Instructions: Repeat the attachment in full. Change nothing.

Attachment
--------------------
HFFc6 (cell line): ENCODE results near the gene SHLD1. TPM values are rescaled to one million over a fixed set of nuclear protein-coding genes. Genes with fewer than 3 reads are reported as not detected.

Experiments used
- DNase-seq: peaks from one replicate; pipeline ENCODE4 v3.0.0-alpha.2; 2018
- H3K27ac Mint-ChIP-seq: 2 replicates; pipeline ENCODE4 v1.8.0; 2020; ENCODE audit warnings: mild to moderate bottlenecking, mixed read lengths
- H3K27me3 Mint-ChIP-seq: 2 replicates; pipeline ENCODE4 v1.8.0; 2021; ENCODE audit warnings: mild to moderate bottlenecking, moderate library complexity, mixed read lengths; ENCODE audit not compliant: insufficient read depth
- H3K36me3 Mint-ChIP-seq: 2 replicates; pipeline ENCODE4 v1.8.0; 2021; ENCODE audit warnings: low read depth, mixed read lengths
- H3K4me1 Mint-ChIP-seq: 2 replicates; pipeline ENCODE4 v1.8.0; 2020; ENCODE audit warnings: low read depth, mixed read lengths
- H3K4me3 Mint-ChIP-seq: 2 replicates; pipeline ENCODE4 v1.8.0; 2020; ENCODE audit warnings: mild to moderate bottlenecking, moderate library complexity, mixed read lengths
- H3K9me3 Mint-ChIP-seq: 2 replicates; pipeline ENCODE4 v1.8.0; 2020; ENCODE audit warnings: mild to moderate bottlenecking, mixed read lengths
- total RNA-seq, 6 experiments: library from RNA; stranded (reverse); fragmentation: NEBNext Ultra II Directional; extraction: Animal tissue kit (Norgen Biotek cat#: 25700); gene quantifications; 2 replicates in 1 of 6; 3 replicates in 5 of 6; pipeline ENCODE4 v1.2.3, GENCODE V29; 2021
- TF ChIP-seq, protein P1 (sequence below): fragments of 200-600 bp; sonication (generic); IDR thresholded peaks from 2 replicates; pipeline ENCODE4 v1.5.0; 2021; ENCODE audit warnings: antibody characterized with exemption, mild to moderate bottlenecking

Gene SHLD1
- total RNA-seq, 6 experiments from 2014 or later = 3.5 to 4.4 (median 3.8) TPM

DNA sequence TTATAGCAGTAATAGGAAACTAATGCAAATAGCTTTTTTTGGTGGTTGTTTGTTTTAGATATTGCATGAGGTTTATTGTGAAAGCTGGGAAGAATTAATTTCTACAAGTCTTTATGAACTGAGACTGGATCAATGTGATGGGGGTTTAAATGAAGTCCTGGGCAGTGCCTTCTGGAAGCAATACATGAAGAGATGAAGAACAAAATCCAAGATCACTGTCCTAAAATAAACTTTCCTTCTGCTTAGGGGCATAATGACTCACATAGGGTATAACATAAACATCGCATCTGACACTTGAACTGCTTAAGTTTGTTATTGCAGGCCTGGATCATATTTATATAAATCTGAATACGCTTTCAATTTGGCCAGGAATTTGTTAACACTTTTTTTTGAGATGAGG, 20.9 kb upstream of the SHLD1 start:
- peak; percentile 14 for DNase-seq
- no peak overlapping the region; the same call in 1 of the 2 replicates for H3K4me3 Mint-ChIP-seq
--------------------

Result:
HFFc6 (cell line): ENCODE results near the gene SHLD1. TPM values are rescaled to one million over a fixed set of nuclear protein-coding genes. Genes with fewer than 3 reads are reported as not detected.

Experiments used
- DNase-seq: peaks from one replicate; pipeline ENCODE4 v3.0.0-alpha.2; 2018
- H3K27ac Mint-ChIP-seq: 2 replicates; pipeline ENCODE4 v1.8.0; 2020; ENCODE audit warnings: mild to moderate bottlenecking, mixed read lengths
- H3K27me3 Mint-ChIP-seq: 2 replicates; pipeline ENCODE4 v1.8.0; 2021; ENCODE audit warnings: mild to moderate bottlenecking, moderate library complexity, mixed read lengths; ENCODE audit not compliant: insufficient read depth
- H3K36me3 Mint-ChIP-seq: 2 replicates; pipeline ENCODE4 v1.8.0; 2021; ENCODE audit warnings: low read depth, mixed read lengths
- H3K4me1 Mint-ChIP-seq: 2 replicates; pipeline ENCODE4 v1.8.0; 2020; ENCODE audit warnings: low read depth, mixed read lengths
- H3K4me3 Mint-ChIP-seq: 2 replicates; pipeline ENCODE4 v1.8.0; 2020; ENCODE audit warnings: mild to moderate bottlenecking, moderate library complexity, mixed read lengths
- H3K9me3 Mint-ChIP-seq: 2 replicates; pipeline ENCODE4 v1.8.0; 2020; ENCODE audit warnings: mild to moderate bottlenecking, mixed read lengths
- total RNA-seq, 6 experiments: library from RNA; stranded (reverse); fragmentation: NEBNext Ultra II Directional; extraction: Animal tissue kit (Norgen Biotek cat#: 25700); gene quantifications; 2 replicates in 1 of 6; 3 replicates in 5 of 6; pipeline ENCODE4 v1.2.3, GENCODE V29; 2021
- TF ChIP-seq, protein P1 (sequence below): fragments of 200-600 bp; sonication (generic); IDR thresholded peaks from 2 replicates; pipeline ENCODE4 v1.5.0; 2021; ENCODE audit warnings: antibody characterized with exemption, mild to moderate bottlenecking

Gene SHLD1
- total RNA-seq, 6 experiments from 2014 or later = 3.5 to 4.4 (median 3.8) TPM

DNA sequence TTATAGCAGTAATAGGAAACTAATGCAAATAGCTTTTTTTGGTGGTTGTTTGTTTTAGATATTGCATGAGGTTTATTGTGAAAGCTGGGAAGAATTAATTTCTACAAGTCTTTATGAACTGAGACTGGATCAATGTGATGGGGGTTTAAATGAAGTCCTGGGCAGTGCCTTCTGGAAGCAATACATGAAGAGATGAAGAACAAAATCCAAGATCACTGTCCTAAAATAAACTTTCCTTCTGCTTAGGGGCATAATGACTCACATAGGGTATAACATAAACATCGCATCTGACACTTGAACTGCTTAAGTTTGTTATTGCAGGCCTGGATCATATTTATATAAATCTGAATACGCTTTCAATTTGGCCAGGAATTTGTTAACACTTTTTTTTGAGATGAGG, 20.9 kb upstream of the SHLD1 start:
- peak; percentile 14 for DNase-seq
- no peak overlapping the region; the same call in 1 of the 2 replicates for H3K4me3 Mint-ChIP-seq